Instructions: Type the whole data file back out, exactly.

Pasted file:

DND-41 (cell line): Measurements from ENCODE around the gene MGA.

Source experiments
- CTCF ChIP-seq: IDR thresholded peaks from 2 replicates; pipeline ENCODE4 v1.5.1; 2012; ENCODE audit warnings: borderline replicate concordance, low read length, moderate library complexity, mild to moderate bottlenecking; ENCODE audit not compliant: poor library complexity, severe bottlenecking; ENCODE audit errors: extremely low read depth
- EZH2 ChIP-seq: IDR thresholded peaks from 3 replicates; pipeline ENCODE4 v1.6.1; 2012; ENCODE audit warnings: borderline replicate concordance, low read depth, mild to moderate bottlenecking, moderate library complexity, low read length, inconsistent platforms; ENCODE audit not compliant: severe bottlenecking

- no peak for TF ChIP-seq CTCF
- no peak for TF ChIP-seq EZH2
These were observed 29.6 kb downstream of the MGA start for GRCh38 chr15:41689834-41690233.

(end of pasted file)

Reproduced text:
DND-41 (cell line): Measurements from ENCODE around the gene MGA.

Source experiments
- CTCF ChIP-seq: IDR thresholded peaks from 2 replicates; pipeline ENCODE4 v1.5.1; 2012; ENCODE audit warnings: borderline replicate concordance, low read length, moderate library complexity, mild to moderate bottlenecking; ENCODE audit not compliant: poor library complexity, severe bottlenecking; ENCODE audit errors: extremely low read depth
- EZH2 ChIP-seq: IDR thresholded peaks from 3 replicates; pipeline ENCODE4 v1.6.1; 2012; ENCODE audit warnings: borderline replicate concordance, low read depth, mild to moderate bottlenecking, moderate library complexity, low read length, inconsistent platforms; ENCODE audit not compliant: severe bottlenecking

- no peak for TF ChIP-seq CTCF
- no peak for TF ChIP-seq EZH2
These were observed 29.6 kb downstream of the MGA start for GRCh38 chr15:41689834-41690233.